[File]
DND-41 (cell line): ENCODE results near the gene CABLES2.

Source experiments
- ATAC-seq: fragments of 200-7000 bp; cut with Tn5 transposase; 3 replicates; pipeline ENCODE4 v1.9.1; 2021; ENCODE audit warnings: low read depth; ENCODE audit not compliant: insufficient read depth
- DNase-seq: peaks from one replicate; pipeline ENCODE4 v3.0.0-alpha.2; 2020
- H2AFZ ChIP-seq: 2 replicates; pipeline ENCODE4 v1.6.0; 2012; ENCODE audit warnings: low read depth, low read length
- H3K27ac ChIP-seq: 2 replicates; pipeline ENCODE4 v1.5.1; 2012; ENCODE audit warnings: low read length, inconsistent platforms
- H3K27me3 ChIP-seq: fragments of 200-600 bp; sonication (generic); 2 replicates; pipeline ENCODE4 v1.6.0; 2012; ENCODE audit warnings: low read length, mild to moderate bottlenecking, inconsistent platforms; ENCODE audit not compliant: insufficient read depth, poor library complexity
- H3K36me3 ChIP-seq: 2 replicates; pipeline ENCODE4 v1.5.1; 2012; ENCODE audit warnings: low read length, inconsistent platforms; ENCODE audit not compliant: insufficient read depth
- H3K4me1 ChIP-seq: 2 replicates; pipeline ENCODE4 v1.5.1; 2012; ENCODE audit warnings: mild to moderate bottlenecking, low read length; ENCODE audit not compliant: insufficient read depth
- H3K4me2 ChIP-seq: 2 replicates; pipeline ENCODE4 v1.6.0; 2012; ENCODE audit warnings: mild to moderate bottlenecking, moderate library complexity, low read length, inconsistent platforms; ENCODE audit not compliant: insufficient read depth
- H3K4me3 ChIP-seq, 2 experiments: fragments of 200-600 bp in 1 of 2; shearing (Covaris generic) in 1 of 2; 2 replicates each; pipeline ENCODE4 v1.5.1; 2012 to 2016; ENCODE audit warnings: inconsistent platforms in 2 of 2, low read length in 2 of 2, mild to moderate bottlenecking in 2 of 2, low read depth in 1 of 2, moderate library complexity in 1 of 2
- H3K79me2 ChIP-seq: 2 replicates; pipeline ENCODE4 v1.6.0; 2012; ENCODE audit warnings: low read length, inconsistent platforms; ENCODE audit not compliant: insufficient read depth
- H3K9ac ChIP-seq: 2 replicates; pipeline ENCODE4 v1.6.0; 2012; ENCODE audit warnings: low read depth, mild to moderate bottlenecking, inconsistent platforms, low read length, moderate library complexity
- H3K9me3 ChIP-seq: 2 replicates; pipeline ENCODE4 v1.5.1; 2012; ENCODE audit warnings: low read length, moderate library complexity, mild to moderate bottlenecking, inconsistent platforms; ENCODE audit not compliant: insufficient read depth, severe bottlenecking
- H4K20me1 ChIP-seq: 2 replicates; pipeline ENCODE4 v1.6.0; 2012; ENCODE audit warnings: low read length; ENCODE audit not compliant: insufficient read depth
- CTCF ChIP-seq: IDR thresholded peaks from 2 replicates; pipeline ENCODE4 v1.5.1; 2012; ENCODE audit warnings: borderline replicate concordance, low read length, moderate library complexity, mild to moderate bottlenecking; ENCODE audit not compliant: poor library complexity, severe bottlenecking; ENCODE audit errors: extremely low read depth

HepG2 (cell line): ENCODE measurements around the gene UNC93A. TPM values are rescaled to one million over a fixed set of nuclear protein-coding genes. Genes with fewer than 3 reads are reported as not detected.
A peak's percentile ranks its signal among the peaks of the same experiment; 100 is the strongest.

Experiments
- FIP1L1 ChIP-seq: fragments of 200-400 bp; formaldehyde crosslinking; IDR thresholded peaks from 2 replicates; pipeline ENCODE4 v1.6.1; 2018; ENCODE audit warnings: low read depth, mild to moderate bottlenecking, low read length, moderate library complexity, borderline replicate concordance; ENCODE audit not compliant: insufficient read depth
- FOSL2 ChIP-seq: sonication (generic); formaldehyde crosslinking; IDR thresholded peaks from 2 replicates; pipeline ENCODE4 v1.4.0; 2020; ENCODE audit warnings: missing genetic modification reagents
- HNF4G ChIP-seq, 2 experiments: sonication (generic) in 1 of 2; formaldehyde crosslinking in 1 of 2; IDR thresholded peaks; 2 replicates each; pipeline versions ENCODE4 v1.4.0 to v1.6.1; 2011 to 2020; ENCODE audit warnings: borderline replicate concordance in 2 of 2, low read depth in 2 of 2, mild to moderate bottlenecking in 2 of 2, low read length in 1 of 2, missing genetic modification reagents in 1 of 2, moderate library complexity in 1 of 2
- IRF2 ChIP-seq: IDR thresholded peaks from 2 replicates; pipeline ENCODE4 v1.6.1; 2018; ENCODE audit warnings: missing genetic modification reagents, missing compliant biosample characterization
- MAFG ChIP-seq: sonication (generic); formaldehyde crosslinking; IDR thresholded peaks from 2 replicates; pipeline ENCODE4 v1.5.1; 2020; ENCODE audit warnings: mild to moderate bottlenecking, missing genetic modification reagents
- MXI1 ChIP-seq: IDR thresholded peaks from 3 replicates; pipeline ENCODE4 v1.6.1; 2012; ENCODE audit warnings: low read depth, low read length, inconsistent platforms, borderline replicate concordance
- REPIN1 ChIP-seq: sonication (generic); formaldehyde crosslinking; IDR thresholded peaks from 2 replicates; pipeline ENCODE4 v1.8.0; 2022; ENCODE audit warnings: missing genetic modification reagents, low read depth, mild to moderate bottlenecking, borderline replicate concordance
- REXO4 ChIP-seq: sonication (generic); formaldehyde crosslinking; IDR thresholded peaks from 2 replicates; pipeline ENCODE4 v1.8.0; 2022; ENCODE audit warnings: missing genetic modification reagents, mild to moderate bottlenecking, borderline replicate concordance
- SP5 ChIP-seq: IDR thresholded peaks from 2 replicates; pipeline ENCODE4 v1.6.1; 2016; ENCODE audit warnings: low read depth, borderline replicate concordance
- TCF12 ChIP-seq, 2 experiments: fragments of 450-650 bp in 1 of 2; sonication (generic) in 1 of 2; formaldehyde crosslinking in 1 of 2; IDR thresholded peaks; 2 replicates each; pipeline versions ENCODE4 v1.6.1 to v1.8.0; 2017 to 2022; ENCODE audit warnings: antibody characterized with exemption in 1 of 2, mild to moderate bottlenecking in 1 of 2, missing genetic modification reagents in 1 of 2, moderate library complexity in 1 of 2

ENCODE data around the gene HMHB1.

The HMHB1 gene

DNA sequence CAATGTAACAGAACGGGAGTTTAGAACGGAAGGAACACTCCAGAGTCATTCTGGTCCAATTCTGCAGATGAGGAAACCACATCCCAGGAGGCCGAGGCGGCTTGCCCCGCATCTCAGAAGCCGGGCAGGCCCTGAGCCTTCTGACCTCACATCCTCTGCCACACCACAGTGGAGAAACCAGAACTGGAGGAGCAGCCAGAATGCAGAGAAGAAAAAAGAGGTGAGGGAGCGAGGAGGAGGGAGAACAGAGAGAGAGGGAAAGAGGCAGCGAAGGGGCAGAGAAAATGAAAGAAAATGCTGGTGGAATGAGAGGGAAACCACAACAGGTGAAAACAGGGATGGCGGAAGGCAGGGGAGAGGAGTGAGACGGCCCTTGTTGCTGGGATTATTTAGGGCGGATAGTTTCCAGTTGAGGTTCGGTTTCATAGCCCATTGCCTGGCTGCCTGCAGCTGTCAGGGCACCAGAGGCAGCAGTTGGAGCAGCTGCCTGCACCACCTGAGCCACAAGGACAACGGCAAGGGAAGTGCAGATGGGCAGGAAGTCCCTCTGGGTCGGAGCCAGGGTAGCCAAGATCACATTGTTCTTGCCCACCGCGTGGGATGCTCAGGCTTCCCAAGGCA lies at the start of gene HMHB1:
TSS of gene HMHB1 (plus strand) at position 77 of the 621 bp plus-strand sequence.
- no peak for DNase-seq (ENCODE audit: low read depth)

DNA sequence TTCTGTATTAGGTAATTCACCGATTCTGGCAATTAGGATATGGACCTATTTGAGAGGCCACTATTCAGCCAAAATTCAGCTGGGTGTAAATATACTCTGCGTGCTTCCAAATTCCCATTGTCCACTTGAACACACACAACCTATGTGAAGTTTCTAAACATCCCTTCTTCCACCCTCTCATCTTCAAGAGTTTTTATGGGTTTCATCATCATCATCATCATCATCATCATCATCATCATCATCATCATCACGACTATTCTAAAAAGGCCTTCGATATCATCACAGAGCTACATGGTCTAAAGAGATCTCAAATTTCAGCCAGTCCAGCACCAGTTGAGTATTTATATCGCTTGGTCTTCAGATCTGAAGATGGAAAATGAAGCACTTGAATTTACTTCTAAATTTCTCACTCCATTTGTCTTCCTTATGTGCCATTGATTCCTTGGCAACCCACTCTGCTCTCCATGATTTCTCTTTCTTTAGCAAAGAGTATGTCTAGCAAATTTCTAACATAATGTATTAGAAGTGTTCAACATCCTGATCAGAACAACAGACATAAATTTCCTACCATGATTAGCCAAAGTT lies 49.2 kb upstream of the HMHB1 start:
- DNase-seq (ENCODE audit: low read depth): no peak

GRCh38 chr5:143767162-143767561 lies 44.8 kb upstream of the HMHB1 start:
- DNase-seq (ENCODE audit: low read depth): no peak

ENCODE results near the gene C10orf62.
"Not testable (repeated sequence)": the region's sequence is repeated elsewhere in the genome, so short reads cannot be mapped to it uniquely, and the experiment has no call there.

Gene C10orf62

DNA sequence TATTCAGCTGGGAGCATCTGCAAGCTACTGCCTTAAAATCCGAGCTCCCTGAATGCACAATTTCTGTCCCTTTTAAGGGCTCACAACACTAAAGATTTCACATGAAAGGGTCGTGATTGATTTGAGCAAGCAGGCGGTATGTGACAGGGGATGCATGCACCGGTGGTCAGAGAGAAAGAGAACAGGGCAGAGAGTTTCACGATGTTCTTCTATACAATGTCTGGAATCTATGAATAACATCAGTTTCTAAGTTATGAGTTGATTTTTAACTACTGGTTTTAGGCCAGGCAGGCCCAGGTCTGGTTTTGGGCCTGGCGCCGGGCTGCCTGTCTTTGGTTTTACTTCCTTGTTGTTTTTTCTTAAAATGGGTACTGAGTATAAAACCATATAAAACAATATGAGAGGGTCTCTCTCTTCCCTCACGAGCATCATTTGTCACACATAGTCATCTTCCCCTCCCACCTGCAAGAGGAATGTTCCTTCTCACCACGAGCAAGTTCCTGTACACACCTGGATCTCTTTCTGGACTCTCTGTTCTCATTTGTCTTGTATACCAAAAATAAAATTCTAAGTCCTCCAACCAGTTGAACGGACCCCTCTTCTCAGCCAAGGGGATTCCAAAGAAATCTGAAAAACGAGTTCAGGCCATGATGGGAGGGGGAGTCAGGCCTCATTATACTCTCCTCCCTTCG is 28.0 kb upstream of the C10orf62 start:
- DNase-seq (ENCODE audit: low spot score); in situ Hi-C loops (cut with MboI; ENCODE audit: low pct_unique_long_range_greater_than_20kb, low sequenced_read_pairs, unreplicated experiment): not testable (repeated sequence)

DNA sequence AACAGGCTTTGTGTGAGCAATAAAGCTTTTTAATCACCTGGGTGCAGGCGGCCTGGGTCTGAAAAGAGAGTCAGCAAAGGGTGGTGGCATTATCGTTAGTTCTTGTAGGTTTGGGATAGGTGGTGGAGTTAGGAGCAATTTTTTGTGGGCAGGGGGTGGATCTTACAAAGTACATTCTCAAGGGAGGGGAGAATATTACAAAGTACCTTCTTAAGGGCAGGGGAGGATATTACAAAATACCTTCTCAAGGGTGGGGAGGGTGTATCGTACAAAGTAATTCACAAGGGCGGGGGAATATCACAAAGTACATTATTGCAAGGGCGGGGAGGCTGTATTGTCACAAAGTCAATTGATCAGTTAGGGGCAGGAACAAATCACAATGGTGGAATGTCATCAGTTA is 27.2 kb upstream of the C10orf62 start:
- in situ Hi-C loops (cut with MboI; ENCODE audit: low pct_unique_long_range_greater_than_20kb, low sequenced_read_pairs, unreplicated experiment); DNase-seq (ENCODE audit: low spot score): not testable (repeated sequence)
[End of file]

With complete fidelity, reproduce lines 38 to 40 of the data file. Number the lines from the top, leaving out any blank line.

- DNase-seq (ENCODE audit: low read depth): no peak

ENCODE results near the gene C10orf62.
"Not testable (repeated sequence)": the region's sequence is repeated elsewhere in the genome, so short reads cannot be mapped to it uniquely, and the experiment has no call there.